The capacity of Indigenous peoples to contribute rather than detract from the health of their environment has often been overlooked. They have developed profound traditional knowledge in enhancing biodiversity and food security through their traditional occupations and managements of their lands and resources. Yet their rights to their lands, territories and resources are systematically violated, and indigenous peoples continue to be marginalized, discriminated, excluded from decision-making, criminalized and penalized.
These policies have resulted in hunger, loss of traditional knowledge and biodiversity among others. Likewise, when indigenous peoples take legitimate actions to defend their lands from exploitation, they are met with aggression.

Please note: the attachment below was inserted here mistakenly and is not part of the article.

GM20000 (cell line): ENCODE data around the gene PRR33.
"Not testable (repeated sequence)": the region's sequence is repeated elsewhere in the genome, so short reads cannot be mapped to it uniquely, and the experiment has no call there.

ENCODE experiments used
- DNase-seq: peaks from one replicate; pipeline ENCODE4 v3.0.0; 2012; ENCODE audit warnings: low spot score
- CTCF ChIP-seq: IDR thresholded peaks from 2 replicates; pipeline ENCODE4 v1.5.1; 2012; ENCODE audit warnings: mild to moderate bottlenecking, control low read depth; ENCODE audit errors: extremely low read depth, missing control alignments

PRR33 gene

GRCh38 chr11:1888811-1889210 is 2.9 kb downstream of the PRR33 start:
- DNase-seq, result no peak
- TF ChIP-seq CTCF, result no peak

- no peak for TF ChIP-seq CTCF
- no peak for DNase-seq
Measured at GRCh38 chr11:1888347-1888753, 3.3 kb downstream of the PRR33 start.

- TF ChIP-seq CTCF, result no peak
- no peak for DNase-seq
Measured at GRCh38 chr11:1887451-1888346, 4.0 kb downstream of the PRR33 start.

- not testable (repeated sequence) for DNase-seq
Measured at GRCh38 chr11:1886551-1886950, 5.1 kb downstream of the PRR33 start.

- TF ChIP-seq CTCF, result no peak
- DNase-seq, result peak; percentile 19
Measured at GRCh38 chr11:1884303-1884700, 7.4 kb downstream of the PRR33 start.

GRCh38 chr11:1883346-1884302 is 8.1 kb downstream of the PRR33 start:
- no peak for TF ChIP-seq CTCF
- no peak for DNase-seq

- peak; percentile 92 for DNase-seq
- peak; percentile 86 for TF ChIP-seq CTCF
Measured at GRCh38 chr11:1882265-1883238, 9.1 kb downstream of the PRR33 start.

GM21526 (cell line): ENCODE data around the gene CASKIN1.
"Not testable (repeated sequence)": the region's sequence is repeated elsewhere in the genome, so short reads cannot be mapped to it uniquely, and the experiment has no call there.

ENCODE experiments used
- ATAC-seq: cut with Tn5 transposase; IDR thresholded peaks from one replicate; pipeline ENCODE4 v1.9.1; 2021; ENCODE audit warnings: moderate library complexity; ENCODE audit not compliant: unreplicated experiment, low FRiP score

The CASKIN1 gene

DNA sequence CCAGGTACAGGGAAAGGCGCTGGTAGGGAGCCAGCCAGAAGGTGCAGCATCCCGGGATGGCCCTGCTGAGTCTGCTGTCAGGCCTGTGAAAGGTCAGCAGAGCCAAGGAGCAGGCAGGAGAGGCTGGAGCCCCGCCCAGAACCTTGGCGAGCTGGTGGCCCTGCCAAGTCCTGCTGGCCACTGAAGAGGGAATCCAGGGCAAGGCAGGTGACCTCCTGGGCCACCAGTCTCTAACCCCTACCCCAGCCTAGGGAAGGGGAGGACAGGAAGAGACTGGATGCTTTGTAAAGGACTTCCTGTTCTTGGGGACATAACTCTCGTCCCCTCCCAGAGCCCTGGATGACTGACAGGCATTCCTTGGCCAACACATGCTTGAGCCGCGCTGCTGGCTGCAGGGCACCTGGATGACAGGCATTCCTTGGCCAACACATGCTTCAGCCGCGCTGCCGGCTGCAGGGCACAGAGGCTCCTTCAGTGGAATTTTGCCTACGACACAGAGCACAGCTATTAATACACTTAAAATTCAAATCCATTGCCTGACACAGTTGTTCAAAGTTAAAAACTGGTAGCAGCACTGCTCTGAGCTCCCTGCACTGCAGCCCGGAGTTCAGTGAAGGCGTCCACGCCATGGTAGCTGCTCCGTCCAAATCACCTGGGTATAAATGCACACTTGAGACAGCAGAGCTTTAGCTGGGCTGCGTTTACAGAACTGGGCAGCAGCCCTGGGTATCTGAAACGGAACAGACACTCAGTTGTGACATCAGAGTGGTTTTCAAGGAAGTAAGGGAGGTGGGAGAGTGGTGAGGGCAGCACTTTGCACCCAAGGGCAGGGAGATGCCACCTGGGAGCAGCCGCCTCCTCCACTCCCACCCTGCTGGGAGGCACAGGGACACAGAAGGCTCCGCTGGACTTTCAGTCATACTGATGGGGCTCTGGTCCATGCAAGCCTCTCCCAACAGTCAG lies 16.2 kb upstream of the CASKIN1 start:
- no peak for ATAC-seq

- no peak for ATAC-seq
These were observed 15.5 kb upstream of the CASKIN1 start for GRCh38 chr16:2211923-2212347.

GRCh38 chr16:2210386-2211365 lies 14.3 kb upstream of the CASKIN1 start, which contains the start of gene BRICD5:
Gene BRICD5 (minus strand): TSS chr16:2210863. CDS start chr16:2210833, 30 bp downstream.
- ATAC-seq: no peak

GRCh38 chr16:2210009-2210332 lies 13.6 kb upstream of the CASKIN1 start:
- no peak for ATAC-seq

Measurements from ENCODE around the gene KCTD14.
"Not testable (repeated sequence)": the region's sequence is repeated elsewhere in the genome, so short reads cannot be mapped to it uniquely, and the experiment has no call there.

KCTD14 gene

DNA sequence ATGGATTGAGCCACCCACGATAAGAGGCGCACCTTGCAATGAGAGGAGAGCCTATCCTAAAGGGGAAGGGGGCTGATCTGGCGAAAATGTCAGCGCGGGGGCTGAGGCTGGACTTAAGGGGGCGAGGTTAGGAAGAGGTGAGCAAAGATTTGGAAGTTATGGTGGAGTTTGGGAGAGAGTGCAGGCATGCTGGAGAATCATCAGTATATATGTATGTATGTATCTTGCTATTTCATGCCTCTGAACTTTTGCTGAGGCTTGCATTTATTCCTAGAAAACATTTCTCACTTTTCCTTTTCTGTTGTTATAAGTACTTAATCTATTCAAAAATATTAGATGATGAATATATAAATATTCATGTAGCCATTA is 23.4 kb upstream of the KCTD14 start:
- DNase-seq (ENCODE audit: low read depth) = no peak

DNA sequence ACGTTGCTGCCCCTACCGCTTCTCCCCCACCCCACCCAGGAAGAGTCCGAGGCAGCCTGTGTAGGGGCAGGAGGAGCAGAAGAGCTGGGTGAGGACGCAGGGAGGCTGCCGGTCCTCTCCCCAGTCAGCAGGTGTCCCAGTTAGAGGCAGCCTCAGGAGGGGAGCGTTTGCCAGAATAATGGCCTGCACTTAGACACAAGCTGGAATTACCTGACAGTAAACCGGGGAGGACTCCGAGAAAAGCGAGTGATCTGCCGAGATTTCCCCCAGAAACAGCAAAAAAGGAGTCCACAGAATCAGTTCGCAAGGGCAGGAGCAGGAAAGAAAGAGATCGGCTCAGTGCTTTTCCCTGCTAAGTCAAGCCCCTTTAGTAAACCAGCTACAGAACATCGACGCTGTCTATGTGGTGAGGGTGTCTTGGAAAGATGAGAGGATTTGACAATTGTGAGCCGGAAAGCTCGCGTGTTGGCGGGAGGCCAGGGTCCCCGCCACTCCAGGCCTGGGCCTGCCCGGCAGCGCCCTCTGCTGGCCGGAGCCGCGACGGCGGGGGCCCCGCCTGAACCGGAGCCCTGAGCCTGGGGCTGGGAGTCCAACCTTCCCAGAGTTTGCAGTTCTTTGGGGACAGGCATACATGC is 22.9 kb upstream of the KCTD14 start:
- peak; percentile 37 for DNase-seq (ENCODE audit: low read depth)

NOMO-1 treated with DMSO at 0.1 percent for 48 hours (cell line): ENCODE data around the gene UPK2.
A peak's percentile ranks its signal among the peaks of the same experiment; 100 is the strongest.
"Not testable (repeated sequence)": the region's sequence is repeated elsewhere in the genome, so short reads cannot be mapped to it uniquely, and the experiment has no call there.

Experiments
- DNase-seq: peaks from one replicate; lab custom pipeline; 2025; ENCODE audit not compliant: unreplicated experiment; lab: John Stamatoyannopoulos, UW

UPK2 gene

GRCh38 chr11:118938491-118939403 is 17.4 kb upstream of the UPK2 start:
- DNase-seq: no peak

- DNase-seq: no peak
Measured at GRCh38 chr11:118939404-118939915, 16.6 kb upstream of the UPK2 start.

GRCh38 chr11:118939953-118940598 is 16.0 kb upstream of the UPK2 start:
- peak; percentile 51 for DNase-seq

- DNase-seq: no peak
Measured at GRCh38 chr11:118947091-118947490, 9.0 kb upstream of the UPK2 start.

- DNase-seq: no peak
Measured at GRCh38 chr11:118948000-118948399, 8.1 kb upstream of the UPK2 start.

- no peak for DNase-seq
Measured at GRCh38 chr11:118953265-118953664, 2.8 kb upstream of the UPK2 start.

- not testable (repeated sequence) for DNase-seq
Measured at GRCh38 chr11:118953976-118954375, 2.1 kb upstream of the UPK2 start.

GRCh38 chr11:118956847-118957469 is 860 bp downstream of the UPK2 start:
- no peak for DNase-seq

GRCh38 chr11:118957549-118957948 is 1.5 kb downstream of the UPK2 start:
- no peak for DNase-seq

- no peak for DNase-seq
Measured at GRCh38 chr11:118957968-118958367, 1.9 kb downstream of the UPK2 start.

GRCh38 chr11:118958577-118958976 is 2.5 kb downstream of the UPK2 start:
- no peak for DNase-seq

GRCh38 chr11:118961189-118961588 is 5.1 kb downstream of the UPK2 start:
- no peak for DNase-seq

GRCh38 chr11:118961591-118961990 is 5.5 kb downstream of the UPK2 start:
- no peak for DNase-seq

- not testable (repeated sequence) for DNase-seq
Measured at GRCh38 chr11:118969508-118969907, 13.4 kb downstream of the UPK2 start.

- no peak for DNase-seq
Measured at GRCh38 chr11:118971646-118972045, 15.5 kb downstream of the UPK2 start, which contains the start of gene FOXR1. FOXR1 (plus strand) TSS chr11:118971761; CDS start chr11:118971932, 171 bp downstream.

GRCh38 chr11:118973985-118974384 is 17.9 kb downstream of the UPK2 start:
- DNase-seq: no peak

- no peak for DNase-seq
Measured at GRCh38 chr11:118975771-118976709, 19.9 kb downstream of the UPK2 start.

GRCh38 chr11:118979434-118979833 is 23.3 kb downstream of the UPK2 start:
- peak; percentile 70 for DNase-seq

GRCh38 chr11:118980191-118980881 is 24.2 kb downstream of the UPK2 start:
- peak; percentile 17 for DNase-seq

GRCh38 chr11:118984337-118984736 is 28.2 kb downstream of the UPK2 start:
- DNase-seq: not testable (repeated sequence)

This session will be an interactive discussion between speakers and discussants will come from different stake holders including indigenous peoples, research institutions and the scientific community, policy-makers, donors, advocates and environmentalist. on subjects ranging from linkages of rights, livelihoods, conservation to resource management systems and sustainable development.